A to Z: Atresia, Choanal

A to Z: Atresia, Choanal

A to Z: Atresia, Choanal

Atresia (ah-TREE-zhah) is a condition in which a baby is born with a missing or closed valve or tube somewhere in his or her body.

Choanal (KO-uh-nul) atresia, a defect of the nasal passages (choana), is a condition in which the nasal airway is narrowed or blocked by tissue. It can affect one or both sides.

More to Know

Air, blood, bodily fluids, and waste products travel throughout the body in a system of vessels, tubes, and chambers that are often separated by valves. When a child is born with atresia, it means that a valve is missing or a tube is closed off. This interrupts the normal flow of blood, fluid, waste, or air, which can lead to a number of complications.

Most kinds of atresia are serious and can be fatal if they go untreated. Treatment usually involves surgery while the child is still an infant.

Atresia can affect many body parts, including the nose, ears, organs, digestive tract, and heart. The types of atresia are named for the body parts they affect:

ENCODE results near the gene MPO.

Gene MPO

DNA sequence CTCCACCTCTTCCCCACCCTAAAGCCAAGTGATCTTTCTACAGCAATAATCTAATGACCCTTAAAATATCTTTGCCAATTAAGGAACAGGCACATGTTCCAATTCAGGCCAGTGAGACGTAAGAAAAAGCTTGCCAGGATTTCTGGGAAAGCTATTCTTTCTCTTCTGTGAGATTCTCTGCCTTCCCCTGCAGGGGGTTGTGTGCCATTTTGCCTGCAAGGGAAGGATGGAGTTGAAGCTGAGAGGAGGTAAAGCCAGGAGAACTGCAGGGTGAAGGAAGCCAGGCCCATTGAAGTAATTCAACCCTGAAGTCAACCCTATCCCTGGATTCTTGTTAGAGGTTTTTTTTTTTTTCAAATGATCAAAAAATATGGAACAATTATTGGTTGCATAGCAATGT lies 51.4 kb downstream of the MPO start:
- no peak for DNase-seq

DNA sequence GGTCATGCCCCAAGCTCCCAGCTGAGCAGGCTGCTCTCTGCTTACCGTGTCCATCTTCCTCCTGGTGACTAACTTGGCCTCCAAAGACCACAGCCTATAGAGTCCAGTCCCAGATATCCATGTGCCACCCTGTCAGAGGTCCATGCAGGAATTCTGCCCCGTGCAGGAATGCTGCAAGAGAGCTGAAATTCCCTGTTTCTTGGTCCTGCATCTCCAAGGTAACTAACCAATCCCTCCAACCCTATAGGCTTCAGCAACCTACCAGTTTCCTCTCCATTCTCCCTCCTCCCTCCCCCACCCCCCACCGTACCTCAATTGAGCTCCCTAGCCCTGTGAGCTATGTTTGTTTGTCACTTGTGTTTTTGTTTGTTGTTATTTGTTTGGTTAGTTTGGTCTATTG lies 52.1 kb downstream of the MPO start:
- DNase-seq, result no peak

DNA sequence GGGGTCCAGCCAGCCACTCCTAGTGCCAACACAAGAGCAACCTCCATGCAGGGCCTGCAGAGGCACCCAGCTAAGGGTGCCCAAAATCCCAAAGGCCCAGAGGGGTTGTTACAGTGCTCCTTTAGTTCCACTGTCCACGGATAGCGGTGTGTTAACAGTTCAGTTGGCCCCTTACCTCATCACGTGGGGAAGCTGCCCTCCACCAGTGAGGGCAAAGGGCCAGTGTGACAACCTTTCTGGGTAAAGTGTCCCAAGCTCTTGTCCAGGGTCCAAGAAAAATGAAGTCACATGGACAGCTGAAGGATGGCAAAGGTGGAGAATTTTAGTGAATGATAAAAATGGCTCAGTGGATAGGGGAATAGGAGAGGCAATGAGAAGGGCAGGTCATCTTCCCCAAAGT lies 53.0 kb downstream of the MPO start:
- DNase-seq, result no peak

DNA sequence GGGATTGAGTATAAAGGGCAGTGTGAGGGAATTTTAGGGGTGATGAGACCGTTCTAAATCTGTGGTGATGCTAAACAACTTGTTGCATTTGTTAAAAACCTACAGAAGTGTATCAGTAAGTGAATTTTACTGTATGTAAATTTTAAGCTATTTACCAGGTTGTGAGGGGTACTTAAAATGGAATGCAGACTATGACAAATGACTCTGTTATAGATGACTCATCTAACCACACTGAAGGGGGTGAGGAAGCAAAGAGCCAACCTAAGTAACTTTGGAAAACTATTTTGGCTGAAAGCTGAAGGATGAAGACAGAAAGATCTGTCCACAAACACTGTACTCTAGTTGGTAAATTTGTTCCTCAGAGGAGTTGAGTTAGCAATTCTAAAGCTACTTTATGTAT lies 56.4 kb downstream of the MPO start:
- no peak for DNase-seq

Keep in Mind

Most kinds of atresia can be treated successfully with surgery; some cases may require more than one operation.

All A to Z dictionary entries are regularly reviewed by KidsHealth medical experts.





Note: All information is for educational purposes only. For specific medical advice, diagnoses, and treatment, consult your doctor.

© 1995-2014 The Nemours Foundation/KidsHealth. All rights reserved.





Bookmark and Share

Related Resources
OrganizationAmerican Academy of Pediatrics (AAP) The AAP is committed to the health and well-being of infants, adolescents, and young adults. The website offers news articles and tips on health for families.
OrganizationAmerican College of Surgeons The website of the American College of Surgeons provides consumer information about common surgeries such as appendectomy.
Related Articles
When Your Baby Is Born With a Health Problem If you're expecting a baby, it's important to understand that certain health problems and complications can't be prevented, no matter how smoothly the pregnancy goes.
Birth Defects Many parents assume that all birth defects are severe or even fatal, but many are treatable, often immediately after birth - and sometimes even before the baby is born.
When Your Baby Has a Birth Defect If your child has a birth defect, you don't have to go it alone - lots of people and resources are available to help you.
iGrow iGrow
Sign up for our parent enewsletter